Recently, there have been quite a few politically motivated red-herrings, trying to give the impression that the problem of corruption in Uganda is because of lack of “political will” to fight that corruption.  Who? Me, Yoweri Museveni, lacking “political will” to fight corruption and criminality when I am stronger now than I was in 1971, when, together with my colleagues, we took the regime of Idi Amin head on, or when in 1981, with 27 guns, we attacked Kabamba?  Those who peddle those falsehoods should be treated with the contempt they deserve. 

As soon as we had the opportunity, we put all the necessary laws in place ― leadership code, the anti-corruption laws, etc.  We also put new institutions in place such as the Inspector General of Government (IGG), etc., in addition to the old ones such as CID, Director of Public Prosecution (DPP), etc.  The problem has been the manning of these institutions.  As all wars go, the enemy tries to infiltrate our ranks depending on the leadership that may be in place in a given institution.  The IGG office, for instance, seems to have been infiltrated by questionable characters.  The new IGG seems to be of the right temperament and integrity.  She will mop up the infiltrators.  Those who have been pushing the red-herring of lack of “political will” have been ignoring Article 174 of the Constitution, the Public Service Act of 2008 and section 188 of Local Government Act, all of which give power over money, contracts and personnel to the civil servants, not to politicians.  In fact, there is no area of Government where the politicians can misuse money, make wrong procurement contracts, etc., without the permission of the civil servants (the Accounting officer).  Where it happens, it is easy to detect.  Therefore, as I have pointed out before, the warriors in the anti-corruption war are: the Permanent Secretary (PS) in the ministry, the Chief Administrative Officer (CAO) in a district, the Town Clerk in a City or Municipality and the Gombolola chief in a sub-county.  All the others are mere accessories to the crime.  They are the ones to supervise the procurement officers, the accountants, etc., below them.

Recently, we had a break through in this war.   The whistle blowers in the ministry of Public Service exposed the huge theft of the pension funds.  The CID moved in and they are doing a commendable job.  Then, the Permanent Secretary of the Office of the Prime Minister became a whistle-blower in the case of the accountant Kazinda.  This is what involved money from Development Partners.  We are going to methodically unearth all those involved.  I suspended the Permanent Secretary of the ministry of Public Service and I will suspend anybody else once I am satisfied that they are involved.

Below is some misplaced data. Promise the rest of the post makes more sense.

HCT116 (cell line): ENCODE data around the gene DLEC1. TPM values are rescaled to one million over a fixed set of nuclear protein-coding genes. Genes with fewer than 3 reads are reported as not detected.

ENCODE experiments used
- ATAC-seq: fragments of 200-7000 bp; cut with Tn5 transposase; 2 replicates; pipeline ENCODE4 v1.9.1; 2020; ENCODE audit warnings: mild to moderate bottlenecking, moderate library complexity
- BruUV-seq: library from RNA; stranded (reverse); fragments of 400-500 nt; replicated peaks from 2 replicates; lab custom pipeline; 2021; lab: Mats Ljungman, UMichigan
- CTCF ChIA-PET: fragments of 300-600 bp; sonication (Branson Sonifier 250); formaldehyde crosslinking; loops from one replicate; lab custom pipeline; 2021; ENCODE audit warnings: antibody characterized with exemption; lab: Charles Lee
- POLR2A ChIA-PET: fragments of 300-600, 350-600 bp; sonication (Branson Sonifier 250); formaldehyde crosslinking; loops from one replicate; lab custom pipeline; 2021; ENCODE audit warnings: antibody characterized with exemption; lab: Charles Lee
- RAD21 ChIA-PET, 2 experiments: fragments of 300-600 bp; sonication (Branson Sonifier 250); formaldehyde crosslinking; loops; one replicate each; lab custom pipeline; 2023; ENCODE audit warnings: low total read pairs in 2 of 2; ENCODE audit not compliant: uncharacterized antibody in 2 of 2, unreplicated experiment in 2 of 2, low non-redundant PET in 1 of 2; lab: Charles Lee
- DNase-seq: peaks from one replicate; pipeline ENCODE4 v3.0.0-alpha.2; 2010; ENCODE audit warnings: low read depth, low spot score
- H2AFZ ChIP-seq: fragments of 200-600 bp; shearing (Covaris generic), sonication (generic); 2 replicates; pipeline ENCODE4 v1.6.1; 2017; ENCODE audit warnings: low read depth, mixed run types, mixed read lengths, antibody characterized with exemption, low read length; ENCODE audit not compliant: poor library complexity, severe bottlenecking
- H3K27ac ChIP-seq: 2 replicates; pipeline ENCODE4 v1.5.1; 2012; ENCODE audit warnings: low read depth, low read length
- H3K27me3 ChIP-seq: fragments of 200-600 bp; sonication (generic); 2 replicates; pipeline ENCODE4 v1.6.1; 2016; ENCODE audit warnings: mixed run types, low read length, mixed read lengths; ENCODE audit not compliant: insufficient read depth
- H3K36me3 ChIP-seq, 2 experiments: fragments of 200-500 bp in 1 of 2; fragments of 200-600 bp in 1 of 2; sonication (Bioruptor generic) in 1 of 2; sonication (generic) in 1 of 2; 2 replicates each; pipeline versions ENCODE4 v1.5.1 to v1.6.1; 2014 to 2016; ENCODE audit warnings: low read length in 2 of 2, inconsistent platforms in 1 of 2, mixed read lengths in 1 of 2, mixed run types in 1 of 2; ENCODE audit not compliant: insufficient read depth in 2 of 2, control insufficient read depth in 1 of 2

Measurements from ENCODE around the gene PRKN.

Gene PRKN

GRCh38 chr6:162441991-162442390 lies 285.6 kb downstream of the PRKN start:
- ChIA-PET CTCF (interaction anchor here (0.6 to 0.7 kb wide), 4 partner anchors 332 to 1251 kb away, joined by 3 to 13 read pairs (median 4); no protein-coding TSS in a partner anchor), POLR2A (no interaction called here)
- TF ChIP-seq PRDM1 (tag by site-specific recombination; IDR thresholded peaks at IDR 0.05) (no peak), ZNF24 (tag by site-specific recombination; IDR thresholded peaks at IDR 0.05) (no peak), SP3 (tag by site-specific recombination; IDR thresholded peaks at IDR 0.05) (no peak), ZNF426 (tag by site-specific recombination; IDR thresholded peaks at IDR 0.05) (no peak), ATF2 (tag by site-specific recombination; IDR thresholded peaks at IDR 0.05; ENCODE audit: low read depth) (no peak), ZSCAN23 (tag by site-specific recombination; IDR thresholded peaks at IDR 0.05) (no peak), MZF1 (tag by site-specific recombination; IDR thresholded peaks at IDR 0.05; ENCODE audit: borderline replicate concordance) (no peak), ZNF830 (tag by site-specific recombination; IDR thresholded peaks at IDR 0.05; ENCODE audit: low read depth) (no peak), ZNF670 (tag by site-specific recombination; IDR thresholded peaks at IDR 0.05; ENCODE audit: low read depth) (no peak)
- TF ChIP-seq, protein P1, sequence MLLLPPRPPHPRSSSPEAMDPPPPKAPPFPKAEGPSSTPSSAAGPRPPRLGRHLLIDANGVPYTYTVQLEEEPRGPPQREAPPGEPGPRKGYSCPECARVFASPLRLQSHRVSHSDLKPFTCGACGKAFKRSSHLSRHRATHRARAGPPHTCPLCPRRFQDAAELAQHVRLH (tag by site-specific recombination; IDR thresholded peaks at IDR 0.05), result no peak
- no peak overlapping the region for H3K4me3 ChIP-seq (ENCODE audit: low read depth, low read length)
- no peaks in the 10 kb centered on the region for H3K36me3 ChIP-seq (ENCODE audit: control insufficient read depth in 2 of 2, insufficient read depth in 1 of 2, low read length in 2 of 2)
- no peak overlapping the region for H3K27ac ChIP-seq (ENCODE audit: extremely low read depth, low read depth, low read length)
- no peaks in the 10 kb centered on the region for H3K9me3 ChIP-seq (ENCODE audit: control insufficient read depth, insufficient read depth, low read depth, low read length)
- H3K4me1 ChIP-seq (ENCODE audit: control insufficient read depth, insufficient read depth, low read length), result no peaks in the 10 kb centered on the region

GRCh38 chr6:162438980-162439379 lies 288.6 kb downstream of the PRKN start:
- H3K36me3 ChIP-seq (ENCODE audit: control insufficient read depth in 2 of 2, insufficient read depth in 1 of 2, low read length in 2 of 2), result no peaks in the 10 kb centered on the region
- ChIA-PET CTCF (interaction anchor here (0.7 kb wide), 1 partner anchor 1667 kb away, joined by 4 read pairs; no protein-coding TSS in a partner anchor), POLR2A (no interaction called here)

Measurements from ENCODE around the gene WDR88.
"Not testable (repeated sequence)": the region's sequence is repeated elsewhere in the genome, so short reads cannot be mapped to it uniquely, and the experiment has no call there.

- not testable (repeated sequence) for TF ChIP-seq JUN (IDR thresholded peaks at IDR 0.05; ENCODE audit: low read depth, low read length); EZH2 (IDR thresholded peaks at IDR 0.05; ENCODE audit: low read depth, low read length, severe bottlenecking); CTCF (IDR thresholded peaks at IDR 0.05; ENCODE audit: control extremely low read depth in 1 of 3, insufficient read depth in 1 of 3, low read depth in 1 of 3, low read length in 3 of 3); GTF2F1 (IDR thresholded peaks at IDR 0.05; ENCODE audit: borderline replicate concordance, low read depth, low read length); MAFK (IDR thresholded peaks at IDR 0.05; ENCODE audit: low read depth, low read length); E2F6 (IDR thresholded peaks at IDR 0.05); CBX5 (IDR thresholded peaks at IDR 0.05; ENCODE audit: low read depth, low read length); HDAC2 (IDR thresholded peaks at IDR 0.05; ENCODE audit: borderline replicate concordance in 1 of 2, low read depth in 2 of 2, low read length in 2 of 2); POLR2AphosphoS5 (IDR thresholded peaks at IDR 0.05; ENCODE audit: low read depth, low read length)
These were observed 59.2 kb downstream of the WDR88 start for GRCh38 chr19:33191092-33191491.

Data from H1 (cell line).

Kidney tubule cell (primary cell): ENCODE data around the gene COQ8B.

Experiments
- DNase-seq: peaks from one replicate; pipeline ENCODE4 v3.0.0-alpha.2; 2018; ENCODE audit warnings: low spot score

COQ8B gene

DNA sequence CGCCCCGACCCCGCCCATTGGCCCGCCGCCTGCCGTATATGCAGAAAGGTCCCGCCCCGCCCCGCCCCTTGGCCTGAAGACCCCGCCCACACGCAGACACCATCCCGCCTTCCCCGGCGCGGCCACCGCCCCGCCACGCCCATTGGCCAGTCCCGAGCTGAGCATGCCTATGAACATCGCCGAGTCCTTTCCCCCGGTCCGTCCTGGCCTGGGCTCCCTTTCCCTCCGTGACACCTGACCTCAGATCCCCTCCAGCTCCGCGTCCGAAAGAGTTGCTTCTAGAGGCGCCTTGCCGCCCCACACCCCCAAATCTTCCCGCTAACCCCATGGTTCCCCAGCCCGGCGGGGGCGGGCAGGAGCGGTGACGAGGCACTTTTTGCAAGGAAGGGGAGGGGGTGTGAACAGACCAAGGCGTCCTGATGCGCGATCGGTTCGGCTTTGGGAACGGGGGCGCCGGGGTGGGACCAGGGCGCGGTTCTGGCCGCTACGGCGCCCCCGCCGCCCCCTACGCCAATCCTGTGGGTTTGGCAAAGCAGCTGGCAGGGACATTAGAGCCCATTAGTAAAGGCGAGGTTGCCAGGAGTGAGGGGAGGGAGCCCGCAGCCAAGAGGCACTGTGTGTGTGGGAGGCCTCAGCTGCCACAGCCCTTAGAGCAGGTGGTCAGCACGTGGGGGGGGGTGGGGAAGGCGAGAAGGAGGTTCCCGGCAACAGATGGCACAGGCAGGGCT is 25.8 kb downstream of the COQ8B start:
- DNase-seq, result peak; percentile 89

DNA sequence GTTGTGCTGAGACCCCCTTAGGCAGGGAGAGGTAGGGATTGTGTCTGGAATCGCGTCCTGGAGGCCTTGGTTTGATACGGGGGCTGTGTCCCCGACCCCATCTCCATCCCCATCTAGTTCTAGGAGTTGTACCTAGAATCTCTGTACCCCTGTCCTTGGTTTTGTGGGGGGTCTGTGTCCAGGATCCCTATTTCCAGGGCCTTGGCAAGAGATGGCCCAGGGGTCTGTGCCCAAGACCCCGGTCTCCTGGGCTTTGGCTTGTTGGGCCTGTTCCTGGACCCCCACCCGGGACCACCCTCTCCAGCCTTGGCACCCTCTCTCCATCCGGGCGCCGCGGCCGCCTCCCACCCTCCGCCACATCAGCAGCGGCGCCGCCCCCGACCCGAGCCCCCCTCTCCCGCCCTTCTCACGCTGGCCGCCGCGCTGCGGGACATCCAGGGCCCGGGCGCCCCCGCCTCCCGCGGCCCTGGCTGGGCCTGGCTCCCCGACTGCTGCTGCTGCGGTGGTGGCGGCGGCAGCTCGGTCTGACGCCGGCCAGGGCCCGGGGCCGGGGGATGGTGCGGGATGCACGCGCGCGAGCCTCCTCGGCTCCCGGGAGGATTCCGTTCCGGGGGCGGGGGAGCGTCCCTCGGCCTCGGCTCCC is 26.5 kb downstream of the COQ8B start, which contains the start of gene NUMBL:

The suspected thieves are very cunning.  One of their techniques seems to be blackmail whereby they intimidate whistle-blowers with framing them up or trying to get political patronage.  I can assure you none of those will work.  I am the elected leader of Uganda for four consecutive terms apart from being the historical leader of the Ugandan Revolution.  Anybody who associates himself or herself with these suspected thieves and tries to shield them will come to ruin as did all the enemies of our people.  Our points-men in this war are the auditors, officers from CID officers and other security services.  I, sometimes, directly supervise them.  We shall not be diverted by any smoke-screen.  Each issue will be dealt with according to the facts.

As for the Development Partners, kindly inform your home constituencies that you are dealing with capable people who fought the dictatorship of Idi Amin; fought the dictatorship of UPC; defended Uganda from Sudanese - sponsored terrorism; destroyed the colonial Army that was killing Ugandans; stopped the multiple crimes of that Army against the people of Uganda; enabled the Ugandan economy to recover; contributed to regional peace, etc.  The recent revelations have been made by people sympathetic to the Revolution.  They are the whistle-blowers.  We have the capacity to defeat these thieves as we defeated all the other enemies of Uganda.

These accountants have for long been rumoured to be the core of corruption in the Public Service.  Fortunately, given the large number of educated people Uganda now has, it will not be a big problem to get rid of this crop of parasites. Their activities even impact negatively on the operations of the foreign exchange.  By getting this free money of the Government, they are able to buy large amount of dollars for externalization, thereby, causing the artificial depreciation of the Uganda shilling.